When I think about my childhood, all I can remember is trying to be older, more adult, part of the grown-up crowd. I spent most of my time listening to the grown-ups talk or reading to escape my childhood.
I’m sure I must have played sometimes. I had toys and games, favorite dolls and stuffed animals—although those last were mostly because I felt I needed comfort. I was happiest deep in a book, far away from my environment. I had no idea how unhappy I was, though I remember long periods spent staring blankly, without thought or focus.
There was the interlude when my brother and I were on the local swimming team. It got me out of the house and into something competitive and physically challenging, but after less than two years I lost interest and stopped competing.
By the time I was a teenager, I became conscious of my unhappiness. My first remembered bout of depression came when I was somewhere around age 13 or 14. My parents had left for the Sunday evening church service, and I was waiting on my ride to youth group. I recall standing in the kitchen, staring at the oven, and thinking I could just slash my wrists with a knife and be done with “it.” In all honesty, though, I’m not really sure what “it” was. Thankfully, I did not act on the impulse, and it passed.
School was actually a good place for me. I enjoyed learning things, even though I hated the homework assignments. What kid doesn’t hate homework? I mean, like all kids, I preferred controlling my own free time. But, I was a loner, a thinker, and an outsider for the most part, at least as far as I can remember it. Middle school and high school band offered me a new outlet…music. Music came to me like breathing, and I dove as deeply into it as I ever did into reading, because it was another escape from my home environment.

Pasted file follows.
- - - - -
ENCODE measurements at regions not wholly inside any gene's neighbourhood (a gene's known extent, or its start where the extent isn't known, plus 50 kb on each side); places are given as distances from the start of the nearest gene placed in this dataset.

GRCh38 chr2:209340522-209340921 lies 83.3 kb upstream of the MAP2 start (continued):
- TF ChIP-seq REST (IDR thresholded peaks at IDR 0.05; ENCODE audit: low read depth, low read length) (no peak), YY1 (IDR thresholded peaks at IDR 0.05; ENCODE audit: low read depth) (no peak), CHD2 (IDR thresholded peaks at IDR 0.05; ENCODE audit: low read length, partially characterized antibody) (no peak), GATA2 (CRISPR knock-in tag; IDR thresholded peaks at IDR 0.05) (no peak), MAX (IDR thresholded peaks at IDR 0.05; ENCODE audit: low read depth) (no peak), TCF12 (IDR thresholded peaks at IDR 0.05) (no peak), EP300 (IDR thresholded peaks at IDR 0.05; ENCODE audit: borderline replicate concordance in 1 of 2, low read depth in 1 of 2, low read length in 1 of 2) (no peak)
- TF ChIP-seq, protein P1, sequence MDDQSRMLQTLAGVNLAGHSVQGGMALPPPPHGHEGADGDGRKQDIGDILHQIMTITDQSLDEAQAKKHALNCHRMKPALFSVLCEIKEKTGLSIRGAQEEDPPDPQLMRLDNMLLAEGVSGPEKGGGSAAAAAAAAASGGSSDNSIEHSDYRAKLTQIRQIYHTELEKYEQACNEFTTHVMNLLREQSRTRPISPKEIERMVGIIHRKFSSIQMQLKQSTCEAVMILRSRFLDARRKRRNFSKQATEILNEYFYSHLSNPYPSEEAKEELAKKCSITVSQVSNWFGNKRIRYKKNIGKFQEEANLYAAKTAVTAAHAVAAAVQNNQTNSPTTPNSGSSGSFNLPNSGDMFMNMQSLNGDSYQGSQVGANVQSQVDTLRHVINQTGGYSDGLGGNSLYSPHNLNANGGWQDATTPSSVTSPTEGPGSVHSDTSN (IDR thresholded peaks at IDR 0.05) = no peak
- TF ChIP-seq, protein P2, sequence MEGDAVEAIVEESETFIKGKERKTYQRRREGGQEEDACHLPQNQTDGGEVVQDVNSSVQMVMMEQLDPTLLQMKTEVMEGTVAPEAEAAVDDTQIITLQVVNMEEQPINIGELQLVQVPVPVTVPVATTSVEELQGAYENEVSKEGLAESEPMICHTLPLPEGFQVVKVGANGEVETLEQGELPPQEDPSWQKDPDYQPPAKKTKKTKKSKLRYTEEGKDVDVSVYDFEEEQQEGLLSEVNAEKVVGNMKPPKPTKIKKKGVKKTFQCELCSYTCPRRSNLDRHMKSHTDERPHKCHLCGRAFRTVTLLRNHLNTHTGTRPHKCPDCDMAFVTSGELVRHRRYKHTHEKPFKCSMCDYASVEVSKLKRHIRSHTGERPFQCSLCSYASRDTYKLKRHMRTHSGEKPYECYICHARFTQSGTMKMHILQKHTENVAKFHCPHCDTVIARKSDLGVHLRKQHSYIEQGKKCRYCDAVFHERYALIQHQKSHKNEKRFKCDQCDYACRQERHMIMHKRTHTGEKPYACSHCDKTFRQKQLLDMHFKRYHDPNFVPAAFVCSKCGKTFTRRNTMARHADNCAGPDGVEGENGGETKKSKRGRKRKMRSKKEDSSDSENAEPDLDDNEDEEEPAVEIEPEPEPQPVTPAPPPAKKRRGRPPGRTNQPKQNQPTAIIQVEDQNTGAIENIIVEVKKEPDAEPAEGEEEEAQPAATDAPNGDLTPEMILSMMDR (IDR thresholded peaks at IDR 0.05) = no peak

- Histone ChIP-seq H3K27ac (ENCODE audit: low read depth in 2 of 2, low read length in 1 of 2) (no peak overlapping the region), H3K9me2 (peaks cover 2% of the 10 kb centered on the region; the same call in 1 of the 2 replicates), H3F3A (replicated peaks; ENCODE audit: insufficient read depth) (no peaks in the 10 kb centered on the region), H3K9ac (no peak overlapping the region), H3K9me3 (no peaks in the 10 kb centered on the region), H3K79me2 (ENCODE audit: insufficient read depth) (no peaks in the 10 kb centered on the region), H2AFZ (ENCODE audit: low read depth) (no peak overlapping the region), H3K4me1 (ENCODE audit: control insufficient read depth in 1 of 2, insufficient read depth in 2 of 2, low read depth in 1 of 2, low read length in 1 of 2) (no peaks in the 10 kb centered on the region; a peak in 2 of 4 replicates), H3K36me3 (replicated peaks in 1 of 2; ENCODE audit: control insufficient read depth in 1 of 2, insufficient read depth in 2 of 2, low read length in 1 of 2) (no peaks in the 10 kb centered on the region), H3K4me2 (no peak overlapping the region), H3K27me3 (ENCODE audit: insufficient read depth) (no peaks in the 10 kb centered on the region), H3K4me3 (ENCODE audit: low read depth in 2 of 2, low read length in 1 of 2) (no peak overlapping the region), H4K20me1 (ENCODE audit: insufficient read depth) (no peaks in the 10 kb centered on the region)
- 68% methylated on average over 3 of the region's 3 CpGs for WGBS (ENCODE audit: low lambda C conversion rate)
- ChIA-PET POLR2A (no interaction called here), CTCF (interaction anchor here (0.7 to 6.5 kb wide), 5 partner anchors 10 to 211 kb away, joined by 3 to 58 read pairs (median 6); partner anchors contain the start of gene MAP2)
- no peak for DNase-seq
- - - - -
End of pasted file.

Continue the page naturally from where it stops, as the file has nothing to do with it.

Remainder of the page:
Still, being a child is not something I remember ever really “being” in all truth. Moments, yes. Brief interludes, yes. Childhood…no. What was that? I had to take care of my younger siblings from the time I was between six and seven years old. I had a depressive, suicidal mother and an abusive father. It is interesting to me that when I think of my childhood, I have this sense of everything being overlaid with a brown-colored filter, like a sepia photograph. It speaks to me of fear (of my father), sadness, uncertainty…hunger.
These last few years as I have begun exploring more spiritual experiences, one thing that has stood out for me is the Lord’s repeated references to the joy of being a child, to playing with Him—on the beach, in the fields, and on the clouds. One of the most powerful experiences happened this spring (2016) when He took me to a place in the Spirit…and I was nine years old again. I don’t even remember all the intimate details of what He talked with me about, only that I found myself weeping in some kind of inarticulate grief for something of myself that I had lost.
I would like to think that I can find childhood again somehow, even if I am in my late forties now. All this adult, super-spiritual thinking about resting in the Lord seems to point back to the attitude of a child that Mom and Dad take care of everything. Good parents do, after all, put the food on the table and the clothes on the bodies of their children. They provide protection from people that pose a danger to the physical, mental, emotional, and spiritual well-being of their children.
In actual fact, God is the ultimate parental role model. Father offers love, protection, and provision. Holy Spirit offers comfort, guidance, and encouragement. Jesus is our best friend, our oldest sibling, leading by example in His reliance on the Father and the Spirit. I’m trying to figure out how to stop trying to figure things out all the time. I want to rest and be a child in His presence who trusts without question, but I keep banging my head up against this internal wall of intellectualism, fear, and an overwhelming desire to escape reality again.
Please, Lord Jesus, help me to trust without question and rest in Your presence again. Help me, Lord, to be a child again.